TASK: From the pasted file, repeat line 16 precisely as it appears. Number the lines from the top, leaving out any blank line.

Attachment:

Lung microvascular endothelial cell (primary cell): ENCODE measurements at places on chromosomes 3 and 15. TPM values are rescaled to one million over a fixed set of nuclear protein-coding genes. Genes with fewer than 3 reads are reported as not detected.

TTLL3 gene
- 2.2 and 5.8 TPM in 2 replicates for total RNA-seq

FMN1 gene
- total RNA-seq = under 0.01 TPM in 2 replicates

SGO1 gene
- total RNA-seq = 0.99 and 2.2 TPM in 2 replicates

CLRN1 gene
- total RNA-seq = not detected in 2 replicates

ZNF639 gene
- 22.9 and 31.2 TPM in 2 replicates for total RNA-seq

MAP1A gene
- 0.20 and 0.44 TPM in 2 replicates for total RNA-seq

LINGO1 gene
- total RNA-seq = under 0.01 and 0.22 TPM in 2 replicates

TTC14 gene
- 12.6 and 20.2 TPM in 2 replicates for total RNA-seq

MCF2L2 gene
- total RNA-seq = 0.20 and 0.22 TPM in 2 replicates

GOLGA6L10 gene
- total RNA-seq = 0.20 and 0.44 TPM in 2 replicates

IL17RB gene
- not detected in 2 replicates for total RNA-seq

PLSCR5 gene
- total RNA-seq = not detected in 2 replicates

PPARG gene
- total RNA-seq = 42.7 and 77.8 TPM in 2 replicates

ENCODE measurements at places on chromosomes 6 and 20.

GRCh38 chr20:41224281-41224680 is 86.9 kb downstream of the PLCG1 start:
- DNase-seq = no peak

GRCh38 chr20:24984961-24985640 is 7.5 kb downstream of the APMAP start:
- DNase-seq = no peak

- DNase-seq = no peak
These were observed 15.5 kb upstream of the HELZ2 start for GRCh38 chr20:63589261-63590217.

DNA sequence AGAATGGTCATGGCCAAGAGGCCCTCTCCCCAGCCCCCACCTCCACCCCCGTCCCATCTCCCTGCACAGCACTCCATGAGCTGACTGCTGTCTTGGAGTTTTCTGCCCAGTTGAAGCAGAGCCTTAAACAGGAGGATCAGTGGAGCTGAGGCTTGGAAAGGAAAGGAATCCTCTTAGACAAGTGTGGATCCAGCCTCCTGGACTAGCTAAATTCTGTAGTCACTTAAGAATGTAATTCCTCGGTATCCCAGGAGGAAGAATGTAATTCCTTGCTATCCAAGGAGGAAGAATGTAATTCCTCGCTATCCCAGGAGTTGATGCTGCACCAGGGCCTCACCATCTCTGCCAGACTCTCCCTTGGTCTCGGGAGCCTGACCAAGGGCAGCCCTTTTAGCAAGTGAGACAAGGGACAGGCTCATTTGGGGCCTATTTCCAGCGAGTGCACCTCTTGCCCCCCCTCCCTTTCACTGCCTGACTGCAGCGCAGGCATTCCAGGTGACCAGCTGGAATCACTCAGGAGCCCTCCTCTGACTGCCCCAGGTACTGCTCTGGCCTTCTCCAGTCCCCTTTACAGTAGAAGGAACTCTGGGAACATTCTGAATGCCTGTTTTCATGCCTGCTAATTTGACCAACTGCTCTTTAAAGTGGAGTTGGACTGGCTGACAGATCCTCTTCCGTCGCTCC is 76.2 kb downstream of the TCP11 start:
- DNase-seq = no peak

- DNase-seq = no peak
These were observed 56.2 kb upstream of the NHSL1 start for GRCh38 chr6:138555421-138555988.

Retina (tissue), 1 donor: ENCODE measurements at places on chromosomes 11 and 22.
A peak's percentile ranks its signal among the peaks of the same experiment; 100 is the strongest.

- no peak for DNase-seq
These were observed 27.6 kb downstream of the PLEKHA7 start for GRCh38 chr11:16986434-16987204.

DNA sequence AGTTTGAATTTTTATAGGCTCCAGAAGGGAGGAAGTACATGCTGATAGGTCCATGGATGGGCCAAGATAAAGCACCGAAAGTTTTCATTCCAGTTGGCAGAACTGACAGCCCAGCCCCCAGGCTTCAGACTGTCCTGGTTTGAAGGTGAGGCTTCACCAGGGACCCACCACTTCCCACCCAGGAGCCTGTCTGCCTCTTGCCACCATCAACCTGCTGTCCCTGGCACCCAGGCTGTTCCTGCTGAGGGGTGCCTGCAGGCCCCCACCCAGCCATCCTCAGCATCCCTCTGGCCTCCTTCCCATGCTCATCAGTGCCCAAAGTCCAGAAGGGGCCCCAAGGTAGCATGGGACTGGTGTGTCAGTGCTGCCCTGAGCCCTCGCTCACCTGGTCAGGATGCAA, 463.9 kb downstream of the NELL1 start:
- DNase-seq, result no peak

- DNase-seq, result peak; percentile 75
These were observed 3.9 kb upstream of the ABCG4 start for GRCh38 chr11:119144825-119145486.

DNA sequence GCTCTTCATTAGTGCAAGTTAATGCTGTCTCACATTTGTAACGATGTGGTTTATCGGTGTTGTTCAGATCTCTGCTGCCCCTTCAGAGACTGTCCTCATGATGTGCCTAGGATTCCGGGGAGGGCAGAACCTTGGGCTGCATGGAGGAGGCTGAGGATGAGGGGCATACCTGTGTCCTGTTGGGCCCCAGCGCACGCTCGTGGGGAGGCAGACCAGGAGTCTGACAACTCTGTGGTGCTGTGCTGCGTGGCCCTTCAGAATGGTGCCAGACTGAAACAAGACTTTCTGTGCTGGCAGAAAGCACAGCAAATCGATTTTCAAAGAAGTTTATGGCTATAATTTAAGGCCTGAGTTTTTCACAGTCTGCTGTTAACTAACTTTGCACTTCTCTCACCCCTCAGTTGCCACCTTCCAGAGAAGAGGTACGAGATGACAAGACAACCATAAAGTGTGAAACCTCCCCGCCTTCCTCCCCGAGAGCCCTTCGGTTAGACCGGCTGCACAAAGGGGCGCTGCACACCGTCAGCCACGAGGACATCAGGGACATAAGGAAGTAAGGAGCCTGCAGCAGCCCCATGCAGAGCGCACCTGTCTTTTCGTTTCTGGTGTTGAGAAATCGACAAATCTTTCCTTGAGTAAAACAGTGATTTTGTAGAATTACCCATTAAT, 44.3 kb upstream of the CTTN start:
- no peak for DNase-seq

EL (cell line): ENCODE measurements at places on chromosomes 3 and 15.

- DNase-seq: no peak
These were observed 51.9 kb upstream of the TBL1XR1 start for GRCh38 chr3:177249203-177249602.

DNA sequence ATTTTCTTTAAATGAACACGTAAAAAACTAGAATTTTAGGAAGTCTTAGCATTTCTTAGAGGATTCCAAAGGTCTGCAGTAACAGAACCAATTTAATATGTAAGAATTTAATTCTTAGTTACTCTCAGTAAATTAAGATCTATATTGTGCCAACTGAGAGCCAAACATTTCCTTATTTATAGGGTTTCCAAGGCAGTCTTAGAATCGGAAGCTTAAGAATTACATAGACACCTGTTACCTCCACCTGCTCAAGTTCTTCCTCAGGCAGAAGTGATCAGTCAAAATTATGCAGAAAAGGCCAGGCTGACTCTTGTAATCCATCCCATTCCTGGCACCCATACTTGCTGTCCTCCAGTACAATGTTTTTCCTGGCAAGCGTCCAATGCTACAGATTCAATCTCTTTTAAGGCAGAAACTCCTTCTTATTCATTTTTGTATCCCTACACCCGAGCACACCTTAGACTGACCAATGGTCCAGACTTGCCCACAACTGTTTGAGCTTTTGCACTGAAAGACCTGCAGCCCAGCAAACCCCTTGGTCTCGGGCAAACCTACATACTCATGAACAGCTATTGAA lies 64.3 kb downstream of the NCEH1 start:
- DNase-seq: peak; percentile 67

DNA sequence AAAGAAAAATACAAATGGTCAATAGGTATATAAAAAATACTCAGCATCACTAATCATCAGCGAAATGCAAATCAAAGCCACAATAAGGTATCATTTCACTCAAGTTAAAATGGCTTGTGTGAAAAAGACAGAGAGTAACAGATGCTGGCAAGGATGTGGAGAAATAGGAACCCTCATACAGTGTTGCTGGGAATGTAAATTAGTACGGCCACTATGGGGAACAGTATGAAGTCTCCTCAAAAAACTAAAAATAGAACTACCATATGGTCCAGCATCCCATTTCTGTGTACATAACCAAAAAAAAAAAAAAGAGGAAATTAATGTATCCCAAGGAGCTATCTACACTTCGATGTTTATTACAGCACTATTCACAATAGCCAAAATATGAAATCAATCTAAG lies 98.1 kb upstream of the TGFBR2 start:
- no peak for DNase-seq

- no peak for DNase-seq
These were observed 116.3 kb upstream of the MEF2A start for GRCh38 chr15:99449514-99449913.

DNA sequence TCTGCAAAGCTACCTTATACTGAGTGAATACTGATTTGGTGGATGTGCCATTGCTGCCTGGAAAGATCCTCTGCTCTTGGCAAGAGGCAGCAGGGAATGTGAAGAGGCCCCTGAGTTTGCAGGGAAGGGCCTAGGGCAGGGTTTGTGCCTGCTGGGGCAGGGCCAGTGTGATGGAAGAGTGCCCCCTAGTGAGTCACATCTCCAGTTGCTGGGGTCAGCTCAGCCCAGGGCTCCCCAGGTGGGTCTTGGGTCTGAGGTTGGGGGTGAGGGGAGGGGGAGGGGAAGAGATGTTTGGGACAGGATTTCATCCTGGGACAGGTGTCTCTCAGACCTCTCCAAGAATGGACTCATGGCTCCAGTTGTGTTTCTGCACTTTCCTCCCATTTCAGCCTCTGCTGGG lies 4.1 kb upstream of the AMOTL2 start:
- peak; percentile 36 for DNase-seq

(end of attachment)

TTC14 gene